Some Key Facts

  • In 1932 the Polish designed and built PZL P.7 became the first all metal monoplane fighter in operational service in the world.


  • In 1932 Polish cryptanalysts broke the German military enigma code, reverse-engineered their own copy of the military enigma machine, and responded to encryption developments right up to the war. In July 1939 they delivered all the fruits of their work to (astonished) British and French intelligence.


  • In the September 1939 campaign the Luftwaffe used 1,941 aircraft, 2/3rds of its power, against 392 Polish aircraft, including 158 out-dated single seat fighters, 114 light bombers, 36 bombers and 83 reconnaissance aircraft. Nonetheless Polish pilots were officially credited with 126 German aircraft destroyed in 1939 to 333 PAF losses.


  • The Military Aviation division of the Polish Armed Forces, as it was then known, was not entirely destroyed on the ground, as German propaganda claimed: all effective operational aircraft had been moved to dispersed camouflaged temporary airfields.


  • On 17 September 1940 Russia invaded from the East and by early October further Polish military resistance was impossible.


  • Poland was the only occupied country that never surrendered: its Government moved first to France then to England; the underground Home Army was the largest resistance force of any occupied country; all civil institutions, including trades unions, universities, seminaries and political parties continued underground with regular contact with the Government in Exile.


  • Polish airmen evacuated through Rumania, Hungary and the Baltic states and some 8,500 personnel of all ranks and trades reached France mainly via the Black Sea and Marseilles.


  • In France the Prime Minister of the Polish Government in Exile and Commander-in-Chief of the Polish Armed Forces General Władysław Sikorski, made the historic decision to make the Military Aviation division a completely independent member of the Polish Armed Forces. This became the Polskie Siły Powietrzne (PSP) the Polish Air Force (PAF) in England.

  • The French capitulated after five weeks, including terms to prevent allied combatants from leaving. Nonetheless some 6,000 Polish airmen made it to England.


  • The PAF in England was a sovereign allied air force, answerable to the Polish Government in Exile, while under the operational control of the Royal Air Force.


  • In the Battle of Britain 145 Polish fighter pilots were engaged, the largest number of any non-British nation. 303 (Polish) Kościuszko Squadron, flying  Hurricanes from RAF Northolt, was the top-scoring squadron in the Battle with 126 confirmed victories, achieved in less than half the Battle period, and at a lower rate of casualties.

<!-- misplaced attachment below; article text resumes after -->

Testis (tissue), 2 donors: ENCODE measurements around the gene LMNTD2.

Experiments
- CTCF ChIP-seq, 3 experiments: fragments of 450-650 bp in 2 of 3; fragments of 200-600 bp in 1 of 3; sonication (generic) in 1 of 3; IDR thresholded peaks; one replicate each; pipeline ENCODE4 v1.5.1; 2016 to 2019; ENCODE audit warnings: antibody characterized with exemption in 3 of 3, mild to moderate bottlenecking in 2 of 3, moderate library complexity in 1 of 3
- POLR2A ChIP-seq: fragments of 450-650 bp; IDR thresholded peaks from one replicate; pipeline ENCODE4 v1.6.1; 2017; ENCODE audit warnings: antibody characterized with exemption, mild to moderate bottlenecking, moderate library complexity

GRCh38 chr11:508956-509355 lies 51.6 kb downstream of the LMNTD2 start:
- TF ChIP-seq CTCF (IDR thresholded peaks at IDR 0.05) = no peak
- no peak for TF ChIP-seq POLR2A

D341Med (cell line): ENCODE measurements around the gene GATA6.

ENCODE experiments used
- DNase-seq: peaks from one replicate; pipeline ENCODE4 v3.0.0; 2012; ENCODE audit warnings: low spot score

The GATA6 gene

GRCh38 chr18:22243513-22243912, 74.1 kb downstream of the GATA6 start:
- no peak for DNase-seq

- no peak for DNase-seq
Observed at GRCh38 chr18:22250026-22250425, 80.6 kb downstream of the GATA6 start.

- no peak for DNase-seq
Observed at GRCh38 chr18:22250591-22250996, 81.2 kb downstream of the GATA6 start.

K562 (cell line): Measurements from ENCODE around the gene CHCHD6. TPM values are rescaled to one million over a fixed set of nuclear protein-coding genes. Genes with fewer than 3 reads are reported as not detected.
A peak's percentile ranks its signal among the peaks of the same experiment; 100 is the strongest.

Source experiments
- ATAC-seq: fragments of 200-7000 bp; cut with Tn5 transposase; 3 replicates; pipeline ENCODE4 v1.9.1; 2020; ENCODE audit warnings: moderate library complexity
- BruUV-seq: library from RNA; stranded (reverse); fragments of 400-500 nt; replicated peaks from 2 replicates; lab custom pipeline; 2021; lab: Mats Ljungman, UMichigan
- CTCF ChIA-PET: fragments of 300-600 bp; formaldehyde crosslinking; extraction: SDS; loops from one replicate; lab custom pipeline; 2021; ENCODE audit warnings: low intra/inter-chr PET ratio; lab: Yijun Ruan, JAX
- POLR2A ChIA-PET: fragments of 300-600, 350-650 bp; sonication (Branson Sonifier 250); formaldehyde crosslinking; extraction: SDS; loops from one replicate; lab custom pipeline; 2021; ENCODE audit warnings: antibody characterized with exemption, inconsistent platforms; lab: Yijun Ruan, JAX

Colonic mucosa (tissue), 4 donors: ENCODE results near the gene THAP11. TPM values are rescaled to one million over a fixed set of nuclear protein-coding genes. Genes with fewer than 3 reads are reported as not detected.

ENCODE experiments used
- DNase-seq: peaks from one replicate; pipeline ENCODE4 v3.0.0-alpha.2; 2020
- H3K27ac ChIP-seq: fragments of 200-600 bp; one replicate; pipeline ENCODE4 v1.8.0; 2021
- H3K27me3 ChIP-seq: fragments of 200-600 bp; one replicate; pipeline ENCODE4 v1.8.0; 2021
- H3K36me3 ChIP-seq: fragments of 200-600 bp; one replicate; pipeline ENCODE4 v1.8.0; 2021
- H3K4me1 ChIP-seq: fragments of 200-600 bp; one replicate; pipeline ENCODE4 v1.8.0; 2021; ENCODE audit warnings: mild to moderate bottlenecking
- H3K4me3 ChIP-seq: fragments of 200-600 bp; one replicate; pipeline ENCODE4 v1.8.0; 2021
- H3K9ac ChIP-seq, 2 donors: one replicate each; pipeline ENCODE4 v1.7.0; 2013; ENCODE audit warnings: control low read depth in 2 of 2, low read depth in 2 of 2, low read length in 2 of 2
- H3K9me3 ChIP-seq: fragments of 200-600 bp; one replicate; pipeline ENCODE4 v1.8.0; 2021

• The highest scoring pilot in the Battle of Britain with 17 victories was Sgt Josef Frantiŝek, a Czechoslovakian member of 303 (Polish) Kościuszko Squadron.


  • On the 15th September, Battle of Britain Day, 20% of the pilots flying were Polish.


  • Air Officer Commanding RAF Fighter Command Hugh Dowding said: “Had it not been for the magnificent material contributed by the Polish Squadrons and their unsurpassed gallantry, I hesitate to say the outcome of the Battle would have been the same”.


  • Secretary of State for Air Sir Archibald Sinclair said: “Our shortage of trained pilots would have made it impossible to man the squadrons which were required to defeat the German air force and so win the Battle of Britain if the gallant airmen of Poland had not leaped into the breach”.


  • The two bomber squadrons 300 and 301 took part in several operations during the Battle of Britain period in September and October 1940, bombing the German invasion barges waiting in coastal ports across the Channel.


  • When Russia was itself attacked in 1941 and released Poles it had deported to Siberia, a further number found their way to England, bringing the total of the PAF up to around 17,150, plus 1,325 WAAFs. They constituted 10 fighter squadrons, 4 bomber squadrons, and other less formal units.

  • The cost:

       Polish Air Force        -            2,400 killed


       Warsaw                      -           700,000 killed   

       (i.e. more than combined UK and US killed)

       Poland                        -           6,000,000

       (i.e. 1 in 5 of the population, a higher proportion than any other combatant nation)

       Poland’s war dead would fill the Moat of the Tower of London with poppies seven times  over.



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